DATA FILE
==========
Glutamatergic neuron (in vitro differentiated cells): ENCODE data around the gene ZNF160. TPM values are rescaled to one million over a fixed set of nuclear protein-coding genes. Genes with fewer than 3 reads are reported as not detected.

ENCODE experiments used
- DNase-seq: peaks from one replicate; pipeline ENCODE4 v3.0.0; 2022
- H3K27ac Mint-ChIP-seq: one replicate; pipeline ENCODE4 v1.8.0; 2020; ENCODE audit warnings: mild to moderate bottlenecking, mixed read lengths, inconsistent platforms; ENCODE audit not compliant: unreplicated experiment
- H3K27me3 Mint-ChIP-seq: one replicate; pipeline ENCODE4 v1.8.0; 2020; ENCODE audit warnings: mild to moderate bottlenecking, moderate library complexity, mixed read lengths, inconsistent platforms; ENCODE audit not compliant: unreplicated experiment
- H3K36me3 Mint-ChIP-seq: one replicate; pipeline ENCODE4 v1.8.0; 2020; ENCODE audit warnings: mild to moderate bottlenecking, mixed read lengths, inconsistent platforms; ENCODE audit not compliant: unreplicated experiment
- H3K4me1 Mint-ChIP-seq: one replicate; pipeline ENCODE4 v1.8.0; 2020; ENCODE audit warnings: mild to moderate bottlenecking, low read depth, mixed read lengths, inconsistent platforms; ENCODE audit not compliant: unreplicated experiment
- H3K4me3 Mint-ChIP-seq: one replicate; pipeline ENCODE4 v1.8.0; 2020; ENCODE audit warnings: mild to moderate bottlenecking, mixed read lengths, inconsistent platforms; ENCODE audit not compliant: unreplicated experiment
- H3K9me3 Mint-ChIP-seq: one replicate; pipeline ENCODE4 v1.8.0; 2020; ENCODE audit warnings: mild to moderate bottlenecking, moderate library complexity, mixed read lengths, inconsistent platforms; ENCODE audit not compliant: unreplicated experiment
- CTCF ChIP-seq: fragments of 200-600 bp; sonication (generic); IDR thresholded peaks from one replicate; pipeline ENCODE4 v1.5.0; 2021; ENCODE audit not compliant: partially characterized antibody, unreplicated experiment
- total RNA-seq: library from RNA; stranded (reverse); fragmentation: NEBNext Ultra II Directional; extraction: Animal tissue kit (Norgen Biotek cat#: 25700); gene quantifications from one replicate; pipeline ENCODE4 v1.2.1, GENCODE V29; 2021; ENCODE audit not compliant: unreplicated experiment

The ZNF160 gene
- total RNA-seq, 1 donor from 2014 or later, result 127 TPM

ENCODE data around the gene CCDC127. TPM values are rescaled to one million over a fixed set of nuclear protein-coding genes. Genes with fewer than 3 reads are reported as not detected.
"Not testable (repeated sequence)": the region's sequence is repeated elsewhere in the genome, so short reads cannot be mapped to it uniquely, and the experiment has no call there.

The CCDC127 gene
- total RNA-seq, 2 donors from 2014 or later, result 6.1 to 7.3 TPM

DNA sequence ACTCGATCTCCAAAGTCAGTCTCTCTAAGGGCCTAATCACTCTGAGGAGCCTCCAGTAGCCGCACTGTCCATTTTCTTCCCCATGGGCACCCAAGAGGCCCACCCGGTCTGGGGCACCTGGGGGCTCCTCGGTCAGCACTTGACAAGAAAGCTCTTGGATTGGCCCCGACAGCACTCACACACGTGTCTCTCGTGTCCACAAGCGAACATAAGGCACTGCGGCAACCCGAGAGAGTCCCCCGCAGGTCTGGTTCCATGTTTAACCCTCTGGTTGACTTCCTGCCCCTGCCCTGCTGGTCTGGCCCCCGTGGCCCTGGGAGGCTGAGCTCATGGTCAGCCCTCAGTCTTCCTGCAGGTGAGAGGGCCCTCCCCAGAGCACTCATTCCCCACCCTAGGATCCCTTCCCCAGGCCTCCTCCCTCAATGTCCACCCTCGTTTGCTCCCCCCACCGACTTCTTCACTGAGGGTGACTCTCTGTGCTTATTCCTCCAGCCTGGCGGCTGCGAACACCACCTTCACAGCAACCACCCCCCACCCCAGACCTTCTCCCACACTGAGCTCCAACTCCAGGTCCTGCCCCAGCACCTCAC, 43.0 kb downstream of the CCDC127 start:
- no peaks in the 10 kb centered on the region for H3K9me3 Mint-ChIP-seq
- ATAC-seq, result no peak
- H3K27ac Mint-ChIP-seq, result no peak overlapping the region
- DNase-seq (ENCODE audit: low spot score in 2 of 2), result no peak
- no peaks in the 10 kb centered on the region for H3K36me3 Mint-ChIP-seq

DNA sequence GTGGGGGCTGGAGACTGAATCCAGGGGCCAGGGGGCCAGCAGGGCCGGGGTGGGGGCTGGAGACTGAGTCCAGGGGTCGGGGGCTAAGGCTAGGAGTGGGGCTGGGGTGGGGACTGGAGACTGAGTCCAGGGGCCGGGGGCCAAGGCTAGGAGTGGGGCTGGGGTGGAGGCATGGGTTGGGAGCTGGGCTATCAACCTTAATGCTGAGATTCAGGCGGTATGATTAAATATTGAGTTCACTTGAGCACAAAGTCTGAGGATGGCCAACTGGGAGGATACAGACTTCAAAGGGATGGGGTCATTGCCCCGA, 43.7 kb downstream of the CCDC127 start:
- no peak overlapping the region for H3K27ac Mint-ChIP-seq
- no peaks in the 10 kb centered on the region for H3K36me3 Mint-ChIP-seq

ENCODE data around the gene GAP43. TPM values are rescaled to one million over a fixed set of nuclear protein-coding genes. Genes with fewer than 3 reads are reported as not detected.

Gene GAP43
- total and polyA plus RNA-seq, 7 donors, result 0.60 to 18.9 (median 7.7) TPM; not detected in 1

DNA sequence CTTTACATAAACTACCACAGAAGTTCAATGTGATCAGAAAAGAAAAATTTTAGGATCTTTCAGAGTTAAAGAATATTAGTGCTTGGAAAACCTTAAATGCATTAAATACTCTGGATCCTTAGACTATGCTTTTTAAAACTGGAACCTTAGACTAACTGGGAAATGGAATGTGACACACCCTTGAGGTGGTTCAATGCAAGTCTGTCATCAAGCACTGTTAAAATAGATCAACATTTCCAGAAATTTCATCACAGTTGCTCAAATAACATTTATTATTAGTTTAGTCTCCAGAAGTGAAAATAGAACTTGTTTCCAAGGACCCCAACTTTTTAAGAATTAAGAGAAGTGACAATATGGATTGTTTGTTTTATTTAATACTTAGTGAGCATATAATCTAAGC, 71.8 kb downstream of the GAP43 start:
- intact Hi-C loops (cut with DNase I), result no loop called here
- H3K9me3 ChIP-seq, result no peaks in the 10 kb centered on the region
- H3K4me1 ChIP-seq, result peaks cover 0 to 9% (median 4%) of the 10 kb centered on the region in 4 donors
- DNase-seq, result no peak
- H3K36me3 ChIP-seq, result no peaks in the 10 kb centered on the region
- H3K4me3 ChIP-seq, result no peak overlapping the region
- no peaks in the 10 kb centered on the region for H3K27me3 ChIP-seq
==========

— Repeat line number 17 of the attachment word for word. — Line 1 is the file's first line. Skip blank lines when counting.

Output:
- total RNA-seq, 2 donors from 2014 or later, result 6.1 to 7.3 TPM